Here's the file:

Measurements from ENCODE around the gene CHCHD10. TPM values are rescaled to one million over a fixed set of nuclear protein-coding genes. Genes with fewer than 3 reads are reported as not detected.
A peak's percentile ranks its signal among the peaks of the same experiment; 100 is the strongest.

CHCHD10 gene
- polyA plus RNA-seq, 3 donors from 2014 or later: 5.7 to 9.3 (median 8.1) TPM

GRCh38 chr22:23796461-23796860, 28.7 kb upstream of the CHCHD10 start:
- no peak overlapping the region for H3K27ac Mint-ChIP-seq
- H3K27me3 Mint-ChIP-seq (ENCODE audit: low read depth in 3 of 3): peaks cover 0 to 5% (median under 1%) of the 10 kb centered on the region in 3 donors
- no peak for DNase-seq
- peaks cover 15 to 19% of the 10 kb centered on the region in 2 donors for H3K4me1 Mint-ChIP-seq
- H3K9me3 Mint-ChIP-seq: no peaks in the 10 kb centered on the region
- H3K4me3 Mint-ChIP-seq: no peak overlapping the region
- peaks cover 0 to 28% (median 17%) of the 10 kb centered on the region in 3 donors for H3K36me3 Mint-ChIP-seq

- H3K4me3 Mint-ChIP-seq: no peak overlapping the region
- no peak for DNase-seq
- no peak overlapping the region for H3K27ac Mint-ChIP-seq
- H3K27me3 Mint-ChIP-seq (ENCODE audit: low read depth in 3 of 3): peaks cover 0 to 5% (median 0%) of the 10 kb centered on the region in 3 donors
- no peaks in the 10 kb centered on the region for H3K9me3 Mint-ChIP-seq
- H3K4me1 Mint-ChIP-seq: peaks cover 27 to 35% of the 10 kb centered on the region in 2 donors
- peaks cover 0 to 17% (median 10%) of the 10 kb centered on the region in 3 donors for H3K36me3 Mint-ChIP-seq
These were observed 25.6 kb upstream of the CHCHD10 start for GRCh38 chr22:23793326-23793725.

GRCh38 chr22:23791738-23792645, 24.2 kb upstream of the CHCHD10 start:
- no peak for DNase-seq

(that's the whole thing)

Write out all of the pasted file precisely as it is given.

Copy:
Measurements from ENCODE around the gene CHCHD10. TPM values are rescaled to one million over a fixed set of nuclear protein-coding genes. Genes with fewer than 3 reads are reported as not detected.
A peak's percentile ranks its signal among the peaks of the same experiment; 100 is the strongest.

CHCHD10 gene
- polyA plus RNA-seq, 3 donors from 2014 or later: 5.7 to 9.3 (median 8.1) TPM

GRCh38 chr22:23796461-23796860, 28.7 kb upstream of the CHCHD10 start:
- no peak overlapping the region for H3K27ac Mint-ChIP-seq
- H3K27me3 Mint-ChIP-seq (ENCODE audit: low read depth in 3 of 3): peaks cover 0 to 5% (median under 1%) of the 10 kb centered on the region in 3 donors
- no peak for DNase-seq
- peaks cover 15 to 19% of the 10 kb centered on the region in 2 donors for H3K4me1 Mint-ChIP-seq
- H3K9me3 Mint-ChIP-seq: no peaks in the 10 kb centered on the region
- H3K4me3 Mint-ChIP-seq: no peak overlapping the region
- peaks cover 0 to 28% (median 17%) of the 10 kb centered on the region in 3 donors for H3K36me3 Mint-ChIP-seq

- H3K4me3 Mint-ChIP-seq: no peak overlapping the region
- no peak for DNase-seq
- no peak overlapping the region for H3K27ac Mint-ChIP-seq
- H3K27me3 Mint-ChIP-seq (ENCODE audit: low read depth in 3 of 3): peaks cover 0 to 5% (median 0%) of the 10 kb centered on the region in 3 donors
- no peaks in the 10 kb centered on the region for H3K9me3 Mint-ChIP-seq
- H3K4me1 Mint-ChIP-seq: peaks cover 27 to 35% of the 10 kb centered on the region in 2 donors
- peaks cover 0 to 17% (median 10%) of the 10 kb centered on the region in 3 donors for H3K36me3 Mint-ChIP-seq
These were observed 25.6 kb upstream of the CHCHD10 start for GRCh38 chr22:23793326-23793725.

GRCh38 chr22:23791738-23792645, 24.2 kb upstream of the CHCHD10 start:
- no peak for DNase-seq